This is the completed painting I was working on in the brief video, posted a few days ago.
One of the inspirations for the painting was the contrast between the blue hills in the distance with the surrounding landscape of golden heath grass. The dry winter weather had amplified this effect.
The painting had started off as a 'midday' picture, but as it progressed I found myself working later and later into the afternoon each session. The light in the painting therefore changed to reflect this over the course of its development. The midday sun can be quite harsh to work in, particularly as I was facing partly towards it. But the finished painting, to me, captures the progression of time from that midday intensity to the mellower light of the afternoon.
It is the capturing of time, as well as place, that fascinates me so much. There is an analogy here with Euan Uglow's paintings frequently being completed over long periods of time. If his subject matter was an organic object, like a pear or a flower, it would move and decay throughout the time that he painted it. His finished painting would convey this.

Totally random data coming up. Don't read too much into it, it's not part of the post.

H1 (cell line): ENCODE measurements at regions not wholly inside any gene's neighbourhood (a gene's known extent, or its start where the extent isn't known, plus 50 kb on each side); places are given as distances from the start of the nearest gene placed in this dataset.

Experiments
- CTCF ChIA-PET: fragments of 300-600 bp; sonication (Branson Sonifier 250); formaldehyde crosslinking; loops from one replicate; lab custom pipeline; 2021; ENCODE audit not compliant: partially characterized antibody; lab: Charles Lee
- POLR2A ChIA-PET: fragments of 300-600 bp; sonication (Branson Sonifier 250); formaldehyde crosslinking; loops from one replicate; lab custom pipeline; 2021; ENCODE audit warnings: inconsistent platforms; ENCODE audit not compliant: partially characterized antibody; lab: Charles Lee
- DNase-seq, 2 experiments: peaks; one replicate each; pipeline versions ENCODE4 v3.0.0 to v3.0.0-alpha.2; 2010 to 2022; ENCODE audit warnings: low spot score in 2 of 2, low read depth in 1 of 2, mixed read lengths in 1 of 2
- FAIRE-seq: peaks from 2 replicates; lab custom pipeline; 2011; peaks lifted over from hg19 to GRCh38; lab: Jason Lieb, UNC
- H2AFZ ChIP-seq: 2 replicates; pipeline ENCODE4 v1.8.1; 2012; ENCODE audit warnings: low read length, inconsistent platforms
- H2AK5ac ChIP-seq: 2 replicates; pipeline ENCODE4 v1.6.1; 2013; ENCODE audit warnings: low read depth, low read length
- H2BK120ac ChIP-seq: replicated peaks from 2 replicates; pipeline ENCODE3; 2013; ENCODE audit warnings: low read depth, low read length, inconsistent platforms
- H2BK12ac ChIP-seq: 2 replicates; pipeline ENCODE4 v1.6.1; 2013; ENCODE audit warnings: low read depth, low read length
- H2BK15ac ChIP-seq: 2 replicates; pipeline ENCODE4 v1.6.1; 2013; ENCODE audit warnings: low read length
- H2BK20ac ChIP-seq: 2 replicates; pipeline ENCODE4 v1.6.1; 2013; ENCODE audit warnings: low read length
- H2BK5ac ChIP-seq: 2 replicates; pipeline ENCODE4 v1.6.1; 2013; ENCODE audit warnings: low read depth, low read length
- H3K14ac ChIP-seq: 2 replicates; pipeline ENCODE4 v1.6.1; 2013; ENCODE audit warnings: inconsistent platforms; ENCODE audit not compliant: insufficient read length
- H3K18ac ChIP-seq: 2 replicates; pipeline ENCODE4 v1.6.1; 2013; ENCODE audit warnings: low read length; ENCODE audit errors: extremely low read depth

I have been inspired by this methodology, but I employ it in the landscape. Here the changes are constant: weather, light, the position of the sun, changing foliage and so on.
Shown above is a detail of the canvas taken with my cameraphone. Because of the way I paint, grass, sand or whatever can end up on the canvas mixed with the paint. This is never a contrivance - and in this particular case I removed the grass before it had dried on to the painting, because it was incongruous.
The completed painting is also shown. I'll put another photograph of it on my website in the next few days after it has dried and I've re-stretched it.